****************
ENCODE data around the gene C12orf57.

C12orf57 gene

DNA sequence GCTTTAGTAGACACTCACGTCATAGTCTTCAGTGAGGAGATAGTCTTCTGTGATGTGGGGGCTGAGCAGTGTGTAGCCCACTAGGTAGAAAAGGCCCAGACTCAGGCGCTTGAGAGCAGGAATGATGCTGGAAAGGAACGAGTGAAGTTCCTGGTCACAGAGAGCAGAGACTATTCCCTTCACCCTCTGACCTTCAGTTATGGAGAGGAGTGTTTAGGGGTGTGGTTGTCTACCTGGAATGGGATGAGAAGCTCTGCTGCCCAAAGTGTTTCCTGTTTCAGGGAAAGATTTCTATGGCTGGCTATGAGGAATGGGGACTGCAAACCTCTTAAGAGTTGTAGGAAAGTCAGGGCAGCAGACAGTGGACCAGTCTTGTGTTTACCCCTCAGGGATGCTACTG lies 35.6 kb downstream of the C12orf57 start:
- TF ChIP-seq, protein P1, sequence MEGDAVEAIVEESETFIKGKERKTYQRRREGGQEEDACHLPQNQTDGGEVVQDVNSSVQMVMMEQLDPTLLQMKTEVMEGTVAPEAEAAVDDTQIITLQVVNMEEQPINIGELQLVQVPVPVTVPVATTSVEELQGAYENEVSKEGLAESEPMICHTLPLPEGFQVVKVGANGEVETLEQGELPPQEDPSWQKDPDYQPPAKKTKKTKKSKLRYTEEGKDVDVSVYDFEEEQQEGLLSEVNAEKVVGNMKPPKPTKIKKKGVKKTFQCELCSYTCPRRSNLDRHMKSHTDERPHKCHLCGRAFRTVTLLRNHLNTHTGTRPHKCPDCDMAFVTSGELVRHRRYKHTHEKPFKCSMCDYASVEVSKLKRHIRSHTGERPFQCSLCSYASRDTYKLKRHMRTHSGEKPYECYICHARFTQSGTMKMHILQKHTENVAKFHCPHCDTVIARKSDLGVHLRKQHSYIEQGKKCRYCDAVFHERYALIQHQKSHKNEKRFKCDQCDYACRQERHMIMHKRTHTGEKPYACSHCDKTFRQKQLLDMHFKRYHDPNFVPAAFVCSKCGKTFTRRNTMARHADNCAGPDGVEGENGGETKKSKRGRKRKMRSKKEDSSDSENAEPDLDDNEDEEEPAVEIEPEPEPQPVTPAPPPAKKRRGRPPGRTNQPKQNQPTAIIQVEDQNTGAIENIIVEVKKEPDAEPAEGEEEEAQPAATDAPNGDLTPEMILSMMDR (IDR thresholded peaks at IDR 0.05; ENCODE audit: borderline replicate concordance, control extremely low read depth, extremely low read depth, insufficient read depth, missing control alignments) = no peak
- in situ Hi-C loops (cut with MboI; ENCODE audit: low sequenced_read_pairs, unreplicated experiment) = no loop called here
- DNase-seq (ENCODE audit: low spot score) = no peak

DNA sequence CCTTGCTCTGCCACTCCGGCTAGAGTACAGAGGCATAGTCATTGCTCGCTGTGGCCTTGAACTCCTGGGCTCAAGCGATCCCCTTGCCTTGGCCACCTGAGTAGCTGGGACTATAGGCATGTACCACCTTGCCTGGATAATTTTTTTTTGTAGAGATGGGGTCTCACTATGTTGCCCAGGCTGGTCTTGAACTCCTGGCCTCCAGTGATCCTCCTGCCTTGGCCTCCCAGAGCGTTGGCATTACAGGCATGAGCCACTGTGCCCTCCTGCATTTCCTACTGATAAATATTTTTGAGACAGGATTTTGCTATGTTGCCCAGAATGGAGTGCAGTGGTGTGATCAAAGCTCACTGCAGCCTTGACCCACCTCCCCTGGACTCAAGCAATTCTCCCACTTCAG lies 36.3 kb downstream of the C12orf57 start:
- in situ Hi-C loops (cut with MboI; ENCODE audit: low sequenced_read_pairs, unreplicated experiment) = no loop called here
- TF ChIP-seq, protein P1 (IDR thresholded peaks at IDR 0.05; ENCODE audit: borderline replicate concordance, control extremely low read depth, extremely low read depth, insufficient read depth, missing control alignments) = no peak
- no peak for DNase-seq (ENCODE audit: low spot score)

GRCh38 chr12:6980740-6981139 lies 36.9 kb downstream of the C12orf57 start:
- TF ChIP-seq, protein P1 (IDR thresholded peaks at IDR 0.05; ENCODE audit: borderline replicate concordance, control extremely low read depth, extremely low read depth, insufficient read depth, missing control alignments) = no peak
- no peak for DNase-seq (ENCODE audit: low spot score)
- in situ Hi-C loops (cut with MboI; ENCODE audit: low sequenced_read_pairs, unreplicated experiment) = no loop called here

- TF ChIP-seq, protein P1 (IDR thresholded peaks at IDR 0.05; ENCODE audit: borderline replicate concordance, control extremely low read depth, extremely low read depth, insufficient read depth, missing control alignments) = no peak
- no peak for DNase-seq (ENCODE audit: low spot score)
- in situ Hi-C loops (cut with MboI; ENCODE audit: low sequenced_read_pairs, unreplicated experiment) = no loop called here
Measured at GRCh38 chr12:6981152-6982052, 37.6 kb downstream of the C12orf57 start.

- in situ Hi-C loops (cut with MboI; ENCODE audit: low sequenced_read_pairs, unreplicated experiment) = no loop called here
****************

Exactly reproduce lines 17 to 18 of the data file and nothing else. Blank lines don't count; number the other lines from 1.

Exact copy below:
- in situ Hi-C loops (cut with MboI; ENCODE audit: low sequenced_read_pairs, unreplicated experiment) = no loop called here
Measured at GRCh38 chr12:6981152-6982052, 37.6 kb downstream of the C12orf57 start.